• All weight loss programs reduce caloric intake; how programs instruct you to do this is a significant way they differ; whether this reduction is obvious through calorie or point counting, restriction of food groups, or more subtle through natural “displacement” of calories (for example when whole foods replace calorie-dense packaged foods), you are reducing caloric intake.
    • Finding the way to reduce intake that best fits your preferences, goals, and lifestyle is a huge consideration in determining which method will work for you.
    • The main categories of reducing calories include calorie or point counting, balanced plate methods, exchange systems, meal replacements, and restriction of specific macronutrients or food groups.
  • How are other lifestyle choices prioritized? Physical activity? Stress management and self-CARE?

Gut Check: Does the instruction of the weight loss program feel restrictive versus structured? Structure is good for providing guidance; feeling restrictive is a flag. Though all programs will require gentle challenging as you learn, if it feels restrictive, re-evaluate your pick.

 

3. Voice

What voice and perspective are woven throughout the content; does it resonate with you?

  • Each weight loss program has an author – do you like how they tell the story?
    • Do you like their voice and how the present the information?
    • Are they a credible voice?
  • What is their food/health philosophy?
    • Is their approach based on opinion and their own personal experience or is their approach research-based?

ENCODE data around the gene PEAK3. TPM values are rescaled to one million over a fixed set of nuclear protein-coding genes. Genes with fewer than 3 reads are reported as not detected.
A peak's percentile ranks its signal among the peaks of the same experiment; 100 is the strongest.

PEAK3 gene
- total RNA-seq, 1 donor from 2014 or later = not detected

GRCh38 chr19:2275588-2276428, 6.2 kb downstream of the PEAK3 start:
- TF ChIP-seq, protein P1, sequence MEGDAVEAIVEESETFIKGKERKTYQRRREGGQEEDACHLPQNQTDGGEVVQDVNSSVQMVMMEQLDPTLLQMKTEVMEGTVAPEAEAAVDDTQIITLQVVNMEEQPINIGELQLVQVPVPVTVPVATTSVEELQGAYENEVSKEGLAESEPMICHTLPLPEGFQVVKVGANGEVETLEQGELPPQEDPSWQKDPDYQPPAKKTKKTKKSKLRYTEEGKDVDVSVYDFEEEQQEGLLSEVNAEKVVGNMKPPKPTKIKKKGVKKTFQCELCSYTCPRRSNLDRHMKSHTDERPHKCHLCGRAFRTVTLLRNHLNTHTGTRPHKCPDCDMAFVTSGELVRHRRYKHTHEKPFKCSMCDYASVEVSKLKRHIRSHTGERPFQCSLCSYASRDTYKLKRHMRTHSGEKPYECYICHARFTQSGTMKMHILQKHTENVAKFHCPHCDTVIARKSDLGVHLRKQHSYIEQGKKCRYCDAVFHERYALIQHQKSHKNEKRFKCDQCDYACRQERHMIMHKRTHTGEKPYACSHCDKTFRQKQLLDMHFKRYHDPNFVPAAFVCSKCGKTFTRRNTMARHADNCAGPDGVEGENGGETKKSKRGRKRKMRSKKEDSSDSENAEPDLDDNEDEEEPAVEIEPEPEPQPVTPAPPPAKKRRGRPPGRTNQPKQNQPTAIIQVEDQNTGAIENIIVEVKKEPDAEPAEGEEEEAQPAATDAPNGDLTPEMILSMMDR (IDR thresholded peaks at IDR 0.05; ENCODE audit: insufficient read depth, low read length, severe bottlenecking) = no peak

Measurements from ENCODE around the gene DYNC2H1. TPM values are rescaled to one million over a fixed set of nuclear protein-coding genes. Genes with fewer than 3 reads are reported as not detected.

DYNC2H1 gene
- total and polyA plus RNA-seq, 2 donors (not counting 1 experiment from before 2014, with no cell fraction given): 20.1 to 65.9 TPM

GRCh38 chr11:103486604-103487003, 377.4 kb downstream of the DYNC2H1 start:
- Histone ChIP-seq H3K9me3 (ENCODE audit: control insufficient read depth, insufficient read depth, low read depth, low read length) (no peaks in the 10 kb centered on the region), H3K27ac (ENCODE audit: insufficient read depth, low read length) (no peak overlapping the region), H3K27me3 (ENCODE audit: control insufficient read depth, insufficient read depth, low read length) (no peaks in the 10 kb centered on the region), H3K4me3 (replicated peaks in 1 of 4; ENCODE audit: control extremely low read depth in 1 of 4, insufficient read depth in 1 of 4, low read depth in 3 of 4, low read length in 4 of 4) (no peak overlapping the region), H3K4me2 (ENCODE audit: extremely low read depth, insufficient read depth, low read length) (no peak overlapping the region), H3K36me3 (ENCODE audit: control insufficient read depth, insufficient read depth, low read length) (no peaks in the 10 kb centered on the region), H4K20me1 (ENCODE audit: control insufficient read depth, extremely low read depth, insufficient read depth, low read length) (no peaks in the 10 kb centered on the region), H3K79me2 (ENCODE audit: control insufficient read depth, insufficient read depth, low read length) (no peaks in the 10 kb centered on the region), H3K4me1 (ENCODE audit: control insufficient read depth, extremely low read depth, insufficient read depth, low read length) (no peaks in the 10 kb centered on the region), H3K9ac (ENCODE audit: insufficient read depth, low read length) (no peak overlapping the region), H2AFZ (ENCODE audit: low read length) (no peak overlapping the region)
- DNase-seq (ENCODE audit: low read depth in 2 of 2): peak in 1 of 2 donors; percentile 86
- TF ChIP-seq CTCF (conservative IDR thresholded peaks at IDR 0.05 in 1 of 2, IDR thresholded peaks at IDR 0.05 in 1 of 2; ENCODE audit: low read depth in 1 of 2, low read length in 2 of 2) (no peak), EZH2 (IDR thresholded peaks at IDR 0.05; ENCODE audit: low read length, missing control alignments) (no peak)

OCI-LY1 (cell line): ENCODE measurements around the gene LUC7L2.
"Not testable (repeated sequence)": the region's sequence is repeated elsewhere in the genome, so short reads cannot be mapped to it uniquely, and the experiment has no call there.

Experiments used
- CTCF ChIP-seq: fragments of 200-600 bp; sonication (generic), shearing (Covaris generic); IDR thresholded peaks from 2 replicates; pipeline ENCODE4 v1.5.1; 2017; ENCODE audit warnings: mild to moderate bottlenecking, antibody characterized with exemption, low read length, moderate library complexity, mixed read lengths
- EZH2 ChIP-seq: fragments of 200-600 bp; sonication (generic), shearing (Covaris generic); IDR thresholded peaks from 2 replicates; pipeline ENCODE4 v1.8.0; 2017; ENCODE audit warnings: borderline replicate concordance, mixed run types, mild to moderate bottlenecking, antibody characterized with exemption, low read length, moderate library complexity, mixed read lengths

• Is nutritional adequacy protected? Are food groups excluded?
    • Is mental wellbeing addressed?
    • Are the impacts of stress addressed?

Gut Check: Do you identify with the author and/or company? Does spending time on their site or in their office make you feel inspired or overwhelmed? People learn from images and language that resonate with them; be sure this is the case with your next weight loss program. Ask yourself if t is written by someone you would like to keep the conversation going with.

 

4. Tools Used

What tools are provided by the weight loss program; does this match what you want to use?

  • Do you want to use your own foods?
    • If so, is cooking prioritized by the author? Are you expected to use a provided list or can you use current foods in your kitchen?
    • What is your commitment to organizing and planning for (potentially) increased time in the kitchen?
  • Do you want to use supplements? Or meal replacements?
  • Do you want to use lists restricting certain groups of foods (like carbohydrates) for decreased decision making?